Additional Book Information
Series: New York Review Books
Publication Date: September 18, 2018
EssayismOn Form, Feeling, and Nonfiction
by Brian Dillon
Essayism is a book about essays and essayists, a study of melancholy and depression, a love letter to belle-lettrists, and an account of the indispensable lifelines of reading and writing. Brian Dillon’s style incorporates diverse features of the essay. By turns agglomerative, associative, digressive, curious, passionate, and dispassionate, his is a branching book of possibilities, seeking consolation and direction from Michel de Montaigne, Virginia Woolf, Roland Barthes, Theodor Adorno, Walter Benjamin, Georges Perec, Elizabeth Hardwick, and Susan Sontag, to name just a few of his influences. Whether he is writing on origins, aphorisms, coherence, vulnerability, anxiety, or a number of other subjects, his command of language, his erudition, and his own personal history serve not so much to illuminate or magnify the subject as to discover it anew through a kaleidoscopic alignment of attention, thought, and feeling, a dazzling and momentary suspension of disparate elements, again and again.
Written in lucid, exacting and unsentimental prose, Essayism is a vital book for people who turn to art—and especially writing—for consolation.
—Lauren Elkin, The Guardian
Brian Dillon could easily have written another book about the essay—its hallmarks, history, current role in literary turf wars, etc. What a relief, then, to find his Essayismnavigating away, in its opening pages, from such a project, and turning instead toward this surprising, probing, edifying, itinerant, and eventually quite moving book, which serves as both anautobiographia literaria and a vital exemplar of how deeply literature and language can matter in a life.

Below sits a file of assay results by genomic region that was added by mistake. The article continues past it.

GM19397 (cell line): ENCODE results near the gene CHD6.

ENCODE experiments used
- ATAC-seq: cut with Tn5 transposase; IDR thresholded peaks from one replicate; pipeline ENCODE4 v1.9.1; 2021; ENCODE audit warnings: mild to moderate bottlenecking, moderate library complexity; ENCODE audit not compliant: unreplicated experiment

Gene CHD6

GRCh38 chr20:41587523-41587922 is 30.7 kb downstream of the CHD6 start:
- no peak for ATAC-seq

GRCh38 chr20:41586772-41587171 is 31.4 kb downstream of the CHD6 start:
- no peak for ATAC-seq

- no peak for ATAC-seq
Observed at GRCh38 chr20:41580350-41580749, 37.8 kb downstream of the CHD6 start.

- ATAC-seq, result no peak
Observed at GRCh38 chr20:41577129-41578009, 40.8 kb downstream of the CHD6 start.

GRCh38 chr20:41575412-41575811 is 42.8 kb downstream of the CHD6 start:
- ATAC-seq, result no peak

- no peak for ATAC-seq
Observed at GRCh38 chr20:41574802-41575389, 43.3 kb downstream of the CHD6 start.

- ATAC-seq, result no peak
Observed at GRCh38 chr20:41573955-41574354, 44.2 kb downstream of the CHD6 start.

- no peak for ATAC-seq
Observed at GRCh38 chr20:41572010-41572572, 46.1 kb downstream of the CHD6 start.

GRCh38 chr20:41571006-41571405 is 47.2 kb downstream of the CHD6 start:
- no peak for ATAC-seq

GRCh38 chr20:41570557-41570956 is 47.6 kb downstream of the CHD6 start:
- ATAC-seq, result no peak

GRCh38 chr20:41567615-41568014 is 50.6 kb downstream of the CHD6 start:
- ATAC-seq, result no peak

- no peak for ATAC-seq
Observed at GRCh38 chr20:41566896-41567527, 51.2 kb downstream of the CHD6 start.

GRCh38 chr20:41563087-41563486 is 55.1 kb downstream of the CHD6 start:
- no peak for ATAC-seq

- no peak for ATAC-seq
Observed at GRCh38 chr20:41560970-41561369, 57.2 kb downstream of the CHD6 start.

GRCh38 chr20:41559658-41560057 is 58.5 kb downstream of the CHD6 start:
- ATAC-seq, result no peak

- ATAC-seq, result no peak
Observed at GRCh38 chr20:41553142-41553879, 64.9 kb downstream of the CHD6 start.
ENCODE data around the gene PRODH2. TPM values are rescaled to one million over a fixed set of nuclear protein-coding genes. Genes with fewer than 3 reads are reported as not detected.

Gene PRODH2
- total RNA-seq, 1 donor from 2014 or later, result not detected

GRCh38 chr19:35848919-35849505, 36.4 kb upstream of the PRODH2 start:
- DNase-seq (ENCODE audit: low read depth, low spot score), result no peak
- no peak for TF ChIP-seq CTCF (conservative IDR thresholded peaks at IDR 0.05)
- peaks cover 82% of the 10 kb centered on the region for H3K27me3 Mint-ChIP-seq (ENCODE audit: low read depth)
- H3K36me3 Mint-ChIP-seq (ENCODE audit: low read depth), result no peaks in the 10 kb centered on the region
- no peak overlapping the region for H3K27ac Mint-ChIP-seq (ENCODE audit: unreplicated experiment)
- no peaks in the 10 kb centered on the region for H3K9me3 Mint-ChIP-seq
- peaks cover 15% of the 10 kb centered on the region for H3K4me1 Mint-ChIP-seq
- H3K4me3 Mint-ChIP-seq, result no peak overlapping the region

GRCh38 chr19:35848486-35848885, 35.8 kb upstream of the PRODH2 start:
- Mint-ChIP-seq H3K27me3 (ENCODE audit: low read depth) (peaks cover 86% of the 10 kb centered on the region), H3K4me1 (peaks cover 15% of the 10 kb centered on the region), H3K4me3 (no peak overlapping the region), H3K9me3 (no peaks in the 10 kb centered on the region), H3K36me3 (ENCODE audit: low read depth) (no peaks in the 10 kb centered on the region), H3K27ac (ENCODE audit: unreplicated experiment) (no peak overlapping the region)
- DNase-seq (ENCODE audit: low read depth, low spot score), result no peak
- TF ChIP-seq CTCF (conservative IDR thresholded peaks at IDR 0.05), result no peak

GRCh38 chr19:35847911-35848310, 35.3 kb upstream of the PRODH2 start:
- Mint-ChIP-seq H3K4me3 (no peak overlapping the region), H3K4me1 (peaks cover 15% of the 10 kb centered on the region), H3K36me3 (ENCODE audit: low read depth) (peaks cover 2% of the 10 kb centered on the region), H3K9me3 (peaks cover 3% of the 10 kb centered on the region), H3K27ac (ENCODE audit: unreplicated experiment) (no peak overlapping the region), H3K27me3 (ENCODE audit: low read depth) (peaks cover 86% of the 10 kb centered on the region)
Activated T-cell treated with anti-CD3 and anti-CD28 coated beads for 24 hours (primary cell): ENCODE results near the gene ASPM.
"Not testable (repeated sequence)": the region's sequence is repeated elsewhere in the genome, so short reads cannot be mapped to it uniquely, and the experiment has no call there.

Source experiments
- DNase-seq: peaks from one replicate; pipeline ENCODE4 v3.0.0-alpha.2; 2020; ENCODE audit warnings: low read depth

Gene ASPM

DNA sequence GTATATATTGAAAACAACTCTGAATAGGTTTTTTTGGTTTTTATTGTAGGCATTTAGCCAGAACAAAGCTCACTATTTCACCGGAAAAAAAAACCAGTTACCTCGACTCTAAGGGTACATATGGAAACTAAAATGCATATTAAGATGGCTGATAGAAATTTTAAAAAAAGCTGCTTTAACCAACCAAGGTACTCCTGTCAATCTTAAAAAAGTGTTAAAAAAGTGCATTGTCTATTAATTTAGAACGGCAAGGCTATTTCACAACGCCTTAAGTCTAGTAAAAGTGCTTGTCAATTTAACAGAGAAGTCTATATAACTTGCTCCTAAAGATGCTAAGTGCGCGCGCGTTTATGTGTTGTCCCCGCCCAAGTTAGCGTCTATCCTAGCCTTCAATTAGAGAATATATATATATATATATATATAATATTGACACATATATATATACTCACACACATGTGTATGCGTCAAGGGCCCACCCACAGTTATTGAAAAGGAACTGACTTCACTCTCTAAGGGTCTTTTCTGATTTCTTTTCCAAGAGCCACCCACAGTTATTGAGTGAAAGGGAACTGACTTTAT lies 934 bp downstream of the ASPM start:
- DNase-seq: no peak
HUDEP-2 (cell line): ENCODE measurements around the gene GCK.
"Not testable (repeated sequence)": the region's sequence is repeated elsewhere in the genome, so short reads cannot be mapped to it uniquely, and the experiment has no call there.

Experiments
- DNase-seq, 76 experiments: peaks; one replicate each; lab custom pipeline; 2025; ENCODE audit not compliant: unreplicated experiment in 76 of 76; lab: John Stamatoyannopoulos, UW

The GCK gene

—Maggie Nelson, author of The Argonauts
Dillon’s brilliantly roaming, roving set of essays on essays is a recursive treasure, winkling out charm, sadness, and strangeness; stimulating, rapturous, and provocative in its own right.
—Olivia Laing, author of The Lonely City
Brian Dillon has written a moving and vulnerable love letter to the essay as a genre—a region wherein fragmentation provides secret consolation. Depression and essayism, he brilliantly demonstrates, are twins. His own language has never been so sharp, suggestive, coiled—deliciously given over to idiosyncrasy. Interpretive treats abound: Dillon’s appreciations of Hardwick, Barthes, Sebald, and other fellow travelers are beautiful acts of critical generosity and acumen. All these wonders occur within a shattering account of literature’s power not to alleviate gloom but to justify (by illuminating) the fits and starts of consciousness.
—Wayne Koestenbaum, author of Humiliation
One of our most innovative and elegant nonfictioneers.
—Robert Macfarlane, author of The Old Ways
This book may hover (inter alia) around Montaigne’s famous tumble from his horse; only, in Dillon’s hands, it’s the essay itself that’s tumbling, crashing through the strata of its history, all its previous landscapes (those of Woolf, Hardwick, Blanchot, Cioran...) fragmenting and spinning in delirious recombinations.
—Tom McCarthy, author of Satin Island
Brian Dillon’s gymnastic brain here embodies the long shadows and descriptive delicacies of many essayist masters: it is a searing and addictive voice, ambitious to probe all corners of this condition called writing.
—Helen Marten, winner of 2016 Turner Prize